by Quinn Levandoski
reviewed on PC
Easy to learn, difficult to master
Like many of the franchise’s memorable characters, fighting games and I have a long, tumultuous history of shining highs and frustrating lows. In a genre defined by twitch decisions and deep, complex systems that are, perhaps, the medium’s greatest examples of "easy to learn, difficult to master," it can be intimidating for players to try to jump into a new fighting game with a foreign combat system. So that you can understand a little bit of where I’m coming from, I’m a fairly casual fighting game fan that likes to dabble, but generally hasn’t put in the time required to really dig into the minutiae of most fighting games the way more competitive players do. The only one I would say I’ve done that for is 2017’s Injustice 2, but that’s a very, very different game than we have here. What I am a big fan of, though, is the Dragon Ball franchise. The series is ubiquitous with easy childhood afternoons and many a playground battle royale, and that love has kept a tight hold on a very special place in my heart ever since. Much to my delight, Dragon Ball FighterZ is a robust entry into the genre that packs the look, feel, and gameplay that the Dragon Ball IP deserves.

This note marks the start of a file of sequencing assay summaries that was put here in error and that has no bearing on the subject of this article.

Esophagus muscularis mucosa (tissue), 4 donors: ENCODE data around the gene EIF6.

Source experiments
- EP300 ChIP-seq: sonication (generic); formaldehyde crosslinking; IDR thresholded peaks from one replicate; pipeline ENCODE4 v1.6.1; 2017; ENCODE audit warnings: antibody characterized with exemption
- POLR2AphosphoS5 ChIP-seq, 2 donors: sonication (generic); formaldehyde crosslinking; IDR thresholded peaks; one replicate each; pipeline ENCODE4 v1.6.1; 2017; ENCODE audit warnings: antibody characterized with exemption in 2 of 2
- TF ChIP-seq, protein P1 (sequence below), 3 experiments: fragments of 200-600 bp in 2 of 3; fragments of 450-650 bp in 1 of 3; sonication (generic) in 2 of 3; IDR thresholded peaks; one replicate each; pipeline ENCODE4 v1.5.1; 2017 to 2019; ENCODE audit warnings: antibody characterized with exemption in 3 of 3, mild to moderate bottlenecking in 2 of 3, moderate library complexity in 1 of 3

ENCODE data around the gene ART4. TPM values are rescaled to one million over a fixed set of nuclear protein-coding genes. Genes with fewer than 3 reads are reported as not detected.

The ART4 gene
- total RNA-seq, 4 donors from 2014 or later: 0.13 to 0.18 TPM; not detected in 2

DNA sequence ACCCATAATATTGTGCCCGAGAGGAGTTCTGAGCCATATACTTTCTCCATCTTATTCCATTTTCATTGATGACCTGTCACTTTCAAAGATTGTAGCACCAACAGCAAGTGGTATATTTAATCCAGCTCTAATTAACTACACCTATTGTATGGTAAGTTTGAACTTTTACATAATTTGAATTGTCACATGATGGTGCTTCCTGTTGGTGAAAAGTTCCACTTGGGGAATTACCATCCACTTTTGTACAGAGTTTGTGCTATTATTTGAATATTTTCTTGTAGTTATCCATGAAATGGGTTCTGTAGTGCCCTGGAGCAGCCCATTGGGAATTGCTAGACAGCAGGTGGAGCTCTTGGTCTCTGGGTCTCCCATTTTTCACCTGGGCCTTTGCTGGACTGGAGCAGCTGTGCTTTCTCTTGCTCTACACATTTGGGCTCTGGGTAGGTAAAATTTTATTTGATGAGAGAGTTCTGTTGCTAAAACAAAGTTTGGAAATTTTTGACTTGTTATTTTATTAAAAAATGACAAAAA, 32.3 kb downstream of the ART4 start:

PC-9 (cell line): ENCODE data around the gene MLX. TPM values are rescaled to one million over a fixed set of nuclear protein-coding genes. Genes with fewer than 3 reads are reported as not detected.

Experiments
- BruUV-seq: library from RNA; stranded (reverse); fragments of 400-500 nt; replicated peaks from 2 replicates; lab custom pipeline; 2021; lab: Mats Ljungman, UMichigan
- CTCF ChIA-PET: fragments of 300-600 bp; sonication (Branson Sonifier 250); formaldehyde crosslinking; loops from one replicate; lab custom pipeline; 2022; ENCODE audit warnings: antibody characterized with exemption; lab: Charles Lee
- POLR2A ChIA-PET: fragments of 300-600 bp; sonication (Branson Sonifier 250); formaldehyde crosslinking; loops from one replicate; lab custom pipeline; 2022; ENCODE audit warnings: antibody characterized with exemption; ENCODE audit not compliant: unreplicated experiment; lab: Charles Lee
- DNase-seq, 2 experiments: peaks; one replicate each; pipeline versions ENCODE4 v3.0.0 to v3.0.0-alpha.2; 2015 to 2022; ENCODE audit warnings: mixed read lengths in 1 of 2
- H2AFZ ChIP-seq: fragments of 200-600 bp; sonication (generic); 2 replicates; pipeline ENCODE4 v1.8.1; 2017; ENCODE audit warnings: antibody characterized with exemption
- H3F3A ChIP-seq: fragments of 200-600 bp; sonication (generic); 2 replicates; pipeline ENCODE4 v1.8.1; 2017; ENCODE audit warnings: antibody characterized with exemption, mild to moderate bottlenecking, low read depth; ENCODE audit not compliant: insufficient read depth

From a pacing and visual flow perspective, Dragon Ball FighterZ most closely reminds me of the Marvel vs. Capcom series, with teams of three fighters on both sides switching and assisting each other, bright colors flashing and blasting all over the screen, and super fast character movement in all four 2D directions. That being said, one of FighterZ’s greatest strengths is that it’s able to find that perfect balance between chaos and control. There has to be a lot going on the screen, because that’s how Dragon Ball fights always are. Characters have to dash at near lightspeed. There needs to be egregious amounts of energy blasts. Power has to radiate from screaming combatants as they charge up for a big attack. This all makes the fights look very intimidating, but once you actually pick up the controller it becomes abundantly clear that this game was designed from the ground up to be accessible to even the greenest of players.
For as flashy as everything is, making the action happen is a breeze. Basic attacks and a special are mapped to the four gamepad face buttons, other specials are mapped to short, simple input combinations, and combo attacks are only a couple of button presses. Assists, character switches, and rush-down attacks are one button each, and nothing else is much more difficult from a mechanical perspective. You won’t find any 15-second-long chain combos requiring dozens of twitch direction inputs and button presses here, though that isn’t to say that the system is devoid of depth. While this is perhaps the easiest fighting game I’ve played in quite some time to be “ok” at, there’s still clearly a high skill ceiling when dealing with things like switches, managing your special meter, composing your team, etc. for those that want to really hone their craft.
Disappointing Story and Great Presentation